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Posts Tagged ‘modern primitives’

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In a previous post, I talked about the passing of Genesis Breyer P-Orridge. Gen passed away almost a month after S/He celebrated h/er 70th Lesser Feast, aka birthday.

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I first heard about Psychic TV way back during high school. This was during the ’80s. It was nearly the height of my Siouxsie wannabe phaze, which actually last a few years. (During high school, I was a Siouxsie clone.) By this point I was hopping around all the import record shops down in NYC’s Greenwich Village area. I remember all of the Temple Record releases. I believe this might’ve been the era where Psychic TV tried to release 23 albums, on the 23rd day for 23 months. Already the PTV brand caught my eye.

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One day, a friend told me a mutual friend of ours took her to see Psychic TV over at The (old) Ritz, which is where Webster Hall now stands. Her assessment wasn’t much. She called them ‘pretentious.’ Looking back, her attention span probably was due to the lack of the ‘cute’ guy factor. Despite her negative review, this only peaked my interest more. My disregard for her scoffing was proven correct. This ‘friend’ later went from being Goth to chasing after all those tacky hair metal glam bands of the late ’80s. Don’t ever trust a Guns n Roses fan.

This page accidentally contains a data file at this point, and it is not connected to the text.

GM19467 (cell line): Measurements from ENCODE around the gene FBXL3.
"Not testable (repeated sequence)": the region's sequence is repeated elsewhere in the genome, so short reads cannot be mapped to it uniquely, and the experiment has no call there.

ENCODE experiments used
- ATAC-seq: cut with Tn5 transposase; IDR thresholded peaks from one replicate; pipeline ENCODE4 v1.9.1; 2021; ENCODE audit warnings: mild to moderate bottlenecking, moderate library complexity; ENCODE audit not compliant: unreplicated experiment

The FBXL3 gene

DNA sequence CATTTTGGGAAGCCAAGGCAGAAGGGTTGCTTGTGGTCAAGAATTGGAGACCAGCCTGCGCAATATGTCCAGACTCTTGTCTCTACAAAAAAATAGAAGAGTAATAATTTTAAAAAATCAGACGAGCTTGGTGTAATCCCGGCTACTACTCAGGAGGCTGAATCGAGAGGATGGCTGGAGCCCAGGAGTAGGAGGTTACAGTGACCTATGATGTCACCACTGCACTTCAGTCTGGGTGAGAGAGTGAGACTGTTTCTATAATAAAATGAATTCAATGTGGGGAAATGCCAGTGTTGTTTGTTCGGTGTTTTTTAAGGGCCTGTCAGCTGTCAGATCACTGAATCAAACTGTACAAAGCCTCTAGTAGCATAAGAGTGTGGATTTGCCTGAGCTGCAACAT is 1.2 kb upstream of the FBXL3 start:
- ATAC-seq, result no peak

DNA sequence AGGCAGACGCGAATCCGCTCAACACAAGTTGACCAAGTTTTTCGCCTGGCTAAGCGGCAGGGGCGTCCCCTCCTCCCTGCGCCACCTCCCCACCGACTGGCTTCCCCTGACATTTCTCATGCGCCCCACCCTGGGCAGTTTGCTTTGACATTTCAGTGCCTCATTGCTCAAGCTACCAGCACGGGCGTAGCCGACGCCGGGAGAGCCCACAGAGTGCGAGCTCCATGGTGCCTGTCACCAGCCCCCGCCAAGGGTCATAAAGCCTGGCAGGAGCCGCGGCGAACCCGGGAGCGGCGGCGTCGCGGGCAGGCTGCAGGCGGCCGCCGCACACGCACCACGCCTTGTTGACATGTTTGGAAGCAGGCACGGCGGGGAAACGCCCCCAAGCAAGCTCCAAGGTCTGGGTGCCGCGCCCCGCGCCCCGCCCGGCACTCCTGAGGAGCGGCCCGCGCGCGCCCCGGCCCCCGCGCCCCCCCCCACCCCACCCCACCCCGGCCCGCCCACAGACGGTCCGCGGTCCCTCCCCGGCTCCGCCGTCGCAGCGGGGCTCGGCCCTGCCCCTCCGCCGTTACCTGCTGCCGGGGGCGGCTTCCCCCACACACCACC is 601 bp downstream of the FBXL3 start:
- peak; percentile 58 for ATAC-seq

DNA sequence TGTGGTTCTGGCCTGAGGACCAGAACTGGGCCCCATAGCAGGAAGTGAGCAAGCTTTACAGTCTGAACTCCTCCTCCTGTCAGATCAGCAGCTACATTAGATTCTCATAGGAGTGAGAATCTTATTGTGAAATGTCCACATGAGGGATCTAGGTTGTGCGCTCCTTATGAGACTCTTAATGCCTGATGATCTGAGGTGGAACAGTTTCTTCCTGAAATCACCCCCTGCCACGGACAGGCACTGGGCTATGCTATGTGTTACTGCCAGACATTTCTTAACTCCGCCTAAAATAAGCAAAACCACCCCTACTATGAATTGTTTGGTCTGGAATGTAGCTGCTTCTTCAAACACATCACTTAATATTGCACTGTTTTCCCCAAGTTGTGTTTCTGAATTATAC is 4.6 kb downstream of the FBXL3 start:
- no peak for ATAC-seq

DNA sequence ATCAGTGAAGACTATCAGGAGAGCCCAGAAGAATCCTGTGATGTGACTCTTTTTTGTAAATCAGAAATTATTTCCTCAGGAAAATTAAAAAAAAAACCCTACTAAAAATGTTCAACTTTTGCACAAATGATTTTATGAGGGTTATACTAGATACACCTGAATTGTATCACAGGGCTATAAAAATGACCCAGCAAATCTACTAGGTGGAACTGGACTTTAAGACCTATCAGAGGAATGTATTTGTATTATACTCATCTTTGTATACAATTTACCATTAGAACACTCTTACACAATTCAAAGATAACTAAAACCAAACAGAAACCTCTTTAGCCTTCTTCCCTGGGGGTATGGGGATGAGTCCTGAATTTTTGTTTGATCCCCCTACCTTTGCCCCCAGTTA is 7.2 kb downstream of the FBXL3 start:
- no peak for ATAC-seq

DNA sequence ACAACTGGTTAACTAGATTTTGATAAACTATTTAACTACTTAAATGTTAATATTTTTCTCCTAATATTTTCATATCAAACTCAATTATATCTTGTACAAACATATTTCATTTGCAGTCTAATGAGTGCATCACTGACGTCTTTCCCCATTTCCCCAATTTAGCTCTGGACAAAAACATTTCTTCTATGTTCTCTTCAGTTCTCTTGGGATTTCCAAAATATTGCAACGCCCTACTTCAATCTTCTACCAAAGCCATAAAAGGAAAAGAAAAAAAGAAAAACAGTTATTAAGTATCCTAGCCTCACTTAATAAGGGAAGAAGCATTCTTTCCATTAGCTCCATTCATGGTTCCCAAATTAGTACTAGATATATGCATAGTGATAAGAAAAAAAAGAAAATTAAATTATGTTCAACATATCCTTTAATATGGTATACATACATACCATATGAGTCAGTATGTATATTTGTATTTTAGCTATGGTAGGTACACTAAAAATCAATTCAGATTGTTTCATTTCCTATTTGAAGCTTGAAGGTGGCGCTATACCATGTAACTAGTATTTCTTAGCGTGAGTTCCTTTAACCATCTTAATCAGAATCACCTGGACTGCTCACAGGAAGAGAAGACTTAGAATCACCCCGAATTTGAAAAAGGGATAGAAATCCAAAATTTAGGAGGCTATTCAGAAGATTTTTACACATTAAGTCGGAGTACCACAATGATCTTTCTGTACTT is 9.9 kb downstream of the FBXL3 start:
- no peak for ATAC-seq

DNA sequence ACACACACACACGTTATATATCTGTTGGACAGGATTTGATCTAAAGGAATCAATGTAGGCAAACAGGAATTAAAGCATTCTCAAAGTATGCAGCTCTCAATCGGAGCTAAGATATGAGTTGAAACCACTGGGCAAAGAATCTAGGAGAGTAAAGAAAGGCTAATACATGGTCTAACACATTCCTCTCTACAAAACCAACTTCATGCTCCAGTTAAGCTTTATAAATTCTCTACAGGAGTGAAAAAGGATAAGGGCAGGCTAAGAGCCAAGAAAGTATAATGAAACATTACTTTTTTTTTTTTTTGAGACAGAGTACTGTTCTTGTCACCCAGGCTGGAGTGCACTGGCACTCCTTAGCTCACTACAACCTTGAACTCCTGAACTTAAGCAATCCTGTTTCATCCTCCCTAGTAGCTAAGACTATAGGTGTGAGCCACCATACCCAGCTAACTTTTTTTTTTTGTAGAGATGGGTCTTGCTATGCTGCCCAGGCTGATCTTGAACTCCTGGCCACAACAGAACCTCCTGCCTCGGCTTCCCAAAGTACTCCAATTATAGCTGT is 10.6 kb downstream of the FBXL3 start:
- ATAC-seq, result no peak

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The turning point was a purchase of the seminal RE/Search book Modern Primitives. Before tattoos, piercings and body modification were accepted in the mainstream, the underground movement was documented by V.Vale. After purchasing the book from See/Hear, I discovered a new world. Among those interviewed were Genesis P-Orridge and his first wife, formerly known as Paula P-Orridge. It wasn’t just tattoos they discussed. Through this book, I discovered many other worlds. I believe this was one of the first times I heard about Alister Crowley and William S. Burroughs. After reading about the frequency of the number 23, I started seeing 23s everywhere. Maybe it was my subconsciousness bringing it on. Later I discovered The 23 Current. It was my introduction to the esoteric, or occulture.

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After barely graduating high school, I started collecting Psychic TV albums. Similarly I learned about the Thee Temple Ov Psychick Youth. I sent away for information. The instructions received wasn’t something I was prepared for – although I kept that manual for many years. (Might even still own it)